Automating press brakes: Simulation software can boost productivity
When the right technology is available, manufacturing small lot sizes can be a shrewd business strategy. Three developments are bringing automation to press brakes and, as a result, are helping fabricators meet customers' demands for smaller lot sizes.
When the right technology is available, manufacturing small lot sizes can be a shrewd business strategy.
However, producing small lots economically with press brakes has proven a major hurdle for many companies. While much progess has been made in automating turret presses and laser cutting systems, little improvement has been made for press brakes.
The main culprit is the difficulty of automating a process that converts a flat, two-dimensional (2-D) shape into a complex, three-dimensional (3-D) box. Bending is the only operation in metalworking in which such a drastic transformation occurs to the part.
This article presents three developments that are bringing automation to press brakes and, as a result, are helping fabricators meet customers' demands for smaller lot sizes. These developments are electronic storage of press brake setups and programs, bending simulation software, and higher-quality press brake automation.
Electronically Archiving Setups and Programs
Currently available software allows operators to document and upload the required setup information to a file server and then download it when the job reoccurs. When setup information is stored, it is often stored incompletely. For example, die spacing, exact tool positions, and devices to protect parts are often missing.
Far too often, program and setup information sits in unorganized piles on the floor or is stored in cabinets. Much of the time it resides only in an operator's head. Even when stored in cabinets, the information is often incomplete and difficult to find. Unless this information is fully documented and properly stored, a company has a very difficult time making small-lot manufacturing successful.
More than 50 percent of jobs on the factory floor are repeat orders. Therefore, documenting and storing the job information can mean substantial improvements in the bending department. The best people to document and store this information are press brake operators, and the best place to do it is at the machine.
Storing Job Information Electronically. One system for storing electronic job information includes the following:
- Tool number and tool graphics depicting the tool profile and dimensions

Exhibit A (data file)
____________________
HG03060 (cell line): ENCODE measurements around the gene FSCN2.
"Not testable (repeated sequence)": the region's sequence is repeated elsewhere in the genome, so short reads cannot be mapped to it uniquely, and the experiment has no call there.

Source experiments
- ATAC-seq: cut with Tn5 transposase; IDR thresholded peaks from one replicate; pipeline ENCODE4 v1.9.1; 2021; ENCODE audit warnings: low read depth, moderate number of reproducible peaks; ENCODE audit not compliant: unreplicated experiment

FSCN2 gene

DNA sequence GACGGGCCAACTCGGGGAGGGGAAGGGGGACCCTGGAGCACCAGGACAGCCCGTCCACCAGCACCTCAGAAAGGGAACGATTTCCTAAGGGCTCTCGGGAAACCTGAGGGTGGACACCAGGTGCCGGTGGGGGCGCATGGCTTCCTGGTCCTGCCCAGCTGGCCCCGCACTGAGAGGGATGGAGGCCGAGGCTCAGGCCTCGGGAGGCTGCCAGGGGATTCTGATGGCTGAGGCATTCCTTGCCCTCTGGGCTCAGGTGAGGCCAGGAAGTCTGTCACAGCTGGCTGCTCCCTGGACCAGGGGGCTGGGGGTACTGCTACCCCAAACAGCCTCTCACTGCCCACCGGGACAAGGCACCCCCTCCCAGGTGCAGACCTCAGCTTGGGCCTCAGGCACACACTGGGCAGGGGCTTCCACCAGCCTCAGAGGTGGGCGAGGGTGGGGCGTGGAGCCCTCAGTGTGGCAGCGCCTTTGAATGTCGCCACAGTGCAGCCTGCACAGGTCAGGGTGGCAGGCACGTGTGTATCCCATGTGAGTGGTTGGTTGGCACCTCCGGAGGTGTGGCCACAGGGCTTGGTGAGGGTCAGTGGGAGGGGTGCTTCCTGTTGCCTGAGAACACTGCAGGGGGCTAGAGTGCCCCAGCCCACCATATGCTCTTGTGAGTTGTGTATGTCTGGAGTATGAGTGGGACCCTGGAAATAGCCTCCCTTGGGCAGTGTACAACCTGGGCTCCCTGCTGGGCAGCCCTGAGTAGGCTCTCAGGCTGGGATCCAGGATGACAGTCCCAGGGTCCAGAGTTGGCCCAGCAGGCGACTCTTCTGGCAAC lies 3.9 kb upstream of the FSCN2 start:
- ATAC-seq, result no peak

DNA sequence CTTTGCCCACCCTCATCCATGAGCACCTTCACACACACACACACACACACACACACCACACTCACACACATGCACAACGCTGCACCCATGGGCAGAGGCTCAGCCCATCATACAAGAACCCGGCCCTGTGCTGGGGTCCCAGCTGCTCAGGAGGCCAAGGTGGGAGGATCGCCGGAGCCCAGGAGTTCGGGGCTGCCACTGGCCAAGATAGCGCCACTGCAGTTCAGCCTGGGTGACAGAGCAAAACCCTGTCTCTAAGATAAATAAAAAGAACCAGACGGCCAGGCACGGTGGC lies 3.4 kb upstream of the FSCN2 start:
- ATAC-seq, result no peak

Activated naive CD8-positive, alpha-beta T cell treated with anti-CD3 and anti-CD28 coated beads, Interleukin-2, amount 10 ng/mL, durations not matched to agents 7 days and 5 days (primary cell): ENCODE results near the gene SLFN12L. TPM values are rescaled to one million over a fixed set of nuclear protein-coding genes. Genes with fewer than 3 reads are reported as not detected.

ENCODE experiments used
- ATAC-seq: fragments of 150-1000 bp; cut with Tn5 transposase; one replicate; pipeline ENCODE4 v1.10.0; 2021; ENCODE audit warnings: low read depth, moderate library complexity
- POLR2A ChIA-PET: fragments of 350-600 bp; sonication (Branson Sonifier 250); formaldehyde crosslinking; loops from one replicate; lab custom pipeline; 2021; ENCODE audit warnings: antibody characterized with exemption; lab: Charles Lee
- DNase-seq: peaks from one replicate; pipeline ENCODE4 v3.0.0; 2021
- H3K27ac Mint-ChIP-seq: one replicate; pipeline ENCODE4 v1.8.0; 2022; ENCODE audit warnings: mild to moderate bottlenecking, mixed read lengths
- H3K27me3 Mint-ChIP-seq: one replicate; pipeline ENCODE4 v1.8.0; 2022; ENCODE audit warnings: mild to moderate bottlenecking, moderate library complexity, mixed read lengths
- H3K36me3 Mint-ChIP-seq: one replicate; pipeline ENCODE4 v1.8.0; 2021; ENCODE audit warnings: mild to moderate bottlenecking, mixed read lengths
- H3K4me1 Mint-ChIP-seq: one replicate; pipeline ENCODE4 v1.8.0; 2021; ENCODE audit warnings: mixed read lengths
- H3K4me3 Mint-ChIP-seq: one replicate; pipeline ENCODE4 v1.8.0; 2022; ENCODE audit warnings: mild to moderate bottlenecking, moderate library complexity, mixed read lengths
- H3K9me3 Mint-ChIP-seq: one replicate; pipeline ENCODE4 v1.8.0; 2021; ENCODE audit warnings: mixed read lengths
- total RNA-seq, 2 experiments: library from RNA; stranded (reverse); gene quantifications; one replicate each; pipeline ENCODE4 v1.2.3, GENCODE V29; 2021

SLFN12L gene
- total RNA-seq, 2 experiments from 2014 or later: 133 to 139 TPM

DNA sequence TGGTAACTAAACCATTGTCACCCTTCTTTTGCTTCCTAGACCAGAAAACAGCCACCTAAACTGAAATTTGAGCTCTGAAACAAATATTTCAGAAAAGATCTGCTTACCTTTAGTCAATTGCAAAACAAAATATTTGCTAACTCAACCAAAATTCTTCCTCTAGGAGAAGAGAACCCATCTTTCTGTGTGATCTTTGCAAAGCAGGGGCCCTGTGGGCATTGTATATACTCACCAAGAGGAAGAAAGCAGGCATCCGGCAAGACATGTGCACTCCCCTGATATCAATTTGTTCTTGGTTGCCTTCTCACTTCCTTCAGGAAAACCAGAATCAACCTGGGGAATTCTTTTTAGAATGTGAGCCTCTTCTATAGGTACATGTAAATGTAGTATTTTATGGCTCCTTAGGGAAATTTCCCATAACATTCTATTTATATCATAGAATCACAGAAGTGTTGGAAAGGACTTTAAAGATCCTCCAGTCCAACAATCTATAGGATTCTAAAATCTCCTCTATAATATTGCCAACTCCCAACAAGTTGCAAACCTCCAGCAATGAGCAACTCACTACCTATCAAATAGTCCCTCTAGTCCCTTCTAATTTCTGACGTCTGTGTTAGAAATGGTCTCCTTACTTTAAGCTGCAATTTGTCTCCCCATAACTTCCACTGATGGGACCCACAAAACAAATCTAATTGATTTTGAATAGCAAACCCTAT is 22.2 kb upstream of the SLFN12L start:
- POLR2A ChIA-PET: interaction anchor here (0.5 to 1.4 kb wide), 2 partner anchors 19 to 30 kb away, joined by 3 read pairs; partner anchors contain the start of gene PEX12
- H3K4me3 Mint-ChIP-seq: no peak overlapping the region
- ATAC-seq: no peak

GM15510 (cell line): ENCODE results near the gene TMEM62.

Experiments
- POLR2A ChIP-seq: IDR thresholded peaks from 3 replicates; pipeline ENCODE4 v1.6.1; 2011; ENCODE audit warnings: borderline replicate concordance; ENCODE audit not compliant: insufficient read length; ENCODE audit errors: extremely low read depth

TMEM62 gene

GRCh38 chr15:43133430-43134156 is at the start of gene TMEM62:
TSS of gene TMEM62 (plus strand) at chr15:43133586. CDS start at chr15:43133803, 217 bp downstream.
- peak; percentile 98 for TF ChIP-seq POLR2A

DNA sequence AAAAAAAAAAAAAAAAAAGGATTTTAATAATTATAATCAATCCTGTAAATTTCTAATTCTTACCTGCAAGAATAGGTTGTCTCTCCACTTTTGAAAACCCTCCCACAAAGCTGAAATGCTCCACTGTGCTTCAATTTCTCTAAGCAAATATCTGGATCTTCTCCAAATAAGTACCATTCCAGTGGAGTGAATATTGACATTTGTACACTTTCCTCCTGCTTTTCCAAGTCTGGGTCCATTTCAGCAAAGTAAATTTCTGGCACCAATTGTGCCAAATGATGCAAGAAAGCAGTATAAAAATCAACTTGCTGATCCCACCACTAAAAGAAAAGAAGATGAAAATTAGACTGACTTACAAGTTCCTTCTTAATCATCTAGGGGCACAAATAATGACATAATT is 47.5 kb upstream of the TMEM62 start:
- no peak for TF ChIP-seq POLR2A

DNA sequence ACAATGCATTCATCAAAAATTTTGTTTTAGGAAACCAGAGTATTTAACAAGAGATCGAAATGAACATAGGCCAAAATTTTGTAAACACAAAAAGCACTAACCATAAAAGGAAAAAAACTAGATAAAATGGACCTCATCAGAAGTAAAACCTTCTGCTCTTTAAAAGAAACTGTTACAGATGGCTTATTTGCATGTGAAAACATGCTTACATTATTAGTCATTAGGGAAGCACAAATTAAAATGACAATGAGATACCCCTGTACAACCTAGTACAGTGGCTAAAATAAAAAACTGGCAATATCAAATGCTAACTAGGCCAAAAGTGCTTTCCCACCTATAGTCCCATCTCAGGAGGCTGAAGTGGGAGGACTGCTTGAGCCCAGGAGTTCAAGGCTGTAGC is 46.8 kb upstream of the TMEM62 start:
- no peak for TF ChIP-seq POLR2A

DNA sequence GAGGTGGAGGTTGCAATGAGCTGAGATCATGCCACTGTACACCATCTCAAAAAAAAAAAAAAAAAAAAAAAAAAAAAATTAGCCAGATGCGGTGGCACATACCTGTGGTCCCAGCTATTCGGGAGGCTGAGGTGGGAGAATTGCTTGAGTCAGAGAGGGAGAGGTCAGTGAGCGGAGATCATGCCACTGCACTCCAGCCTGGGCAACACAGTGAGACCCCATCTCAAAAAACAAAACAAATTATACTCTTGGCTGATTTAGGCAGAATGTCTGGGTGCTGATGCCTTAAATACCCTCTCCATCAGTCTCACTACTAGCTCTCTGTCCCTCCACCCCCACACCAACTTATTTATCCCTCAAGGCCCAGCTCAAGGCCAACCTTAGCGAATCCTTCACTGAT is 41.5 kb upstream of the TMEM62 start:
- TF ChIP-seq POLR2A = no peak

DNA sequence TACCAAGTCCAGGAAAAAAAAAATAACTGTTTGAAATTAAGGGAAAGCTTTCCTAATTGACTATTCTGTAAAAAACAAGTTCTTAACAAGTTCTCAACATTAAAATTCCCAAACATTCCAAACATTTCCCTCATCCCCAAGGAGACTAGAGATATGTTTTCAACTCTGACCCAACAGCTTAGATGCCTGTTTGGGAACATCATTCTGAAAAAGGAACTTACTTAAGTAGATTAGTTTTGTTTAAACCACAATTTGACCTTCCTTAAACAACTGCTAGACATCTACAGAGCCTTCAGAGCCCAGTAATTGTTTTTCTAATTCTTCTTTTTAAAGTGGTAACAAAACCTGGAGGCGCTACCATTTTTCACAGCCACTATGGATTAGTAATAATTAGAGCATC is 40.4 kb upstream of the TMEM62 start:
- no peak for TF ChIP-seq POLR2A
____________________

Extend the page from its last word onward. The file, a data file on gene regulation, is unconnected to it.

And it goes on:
- Exact location of tools in the press brake
- Bend number, bend angle, and bend direction
- Program ram and backgauge positions with bend speed, retract positions, etc.
- Computer-aided design (CAD) files that are stored electronically and depict the geometry of press brakes on the floor
- Visual representation of lower and upper beam with toolholders, tools, and exact location of each tool
- Notes page detailing special attachments needed, such as nonscratch urethane strips and front gauging
Communication Software. Electronic archiving without instantaneous recall of the job information does not meet the need for quick access to prior setups. Therefore, a communication package linking the press brake to a file server should be included.
Scanning a bar code imprinted on the router is one alternative to retrieving all the job files needed to set up the machine. Some press brake manufacturers now build bar code scanners into their machine controllers, allowing the information to be sent directly to the brake control.
Bending Simulation Software
A second recently developed technology allows a press brake setup and program to be created and tested offline. This advancement has the potential to shift internal setup to external setup on the press brake.
In the 1970s, programs for numerically controlled (NC) turret punch presses often were created and verified at the machine. The problem with this method was that time that could have been spent punching metal was used to verify and edit programs.
During this verification, turret presses could not run revenue-producing jobs. By the end of the 1970s, turret press simulation software was created that allowed the program and tooling to be verified away from the machine. No longer did the turret press have to be tied up in nonvalue-added setup. The need for a product like this was apparent long before it was introduced, and it is now widely used.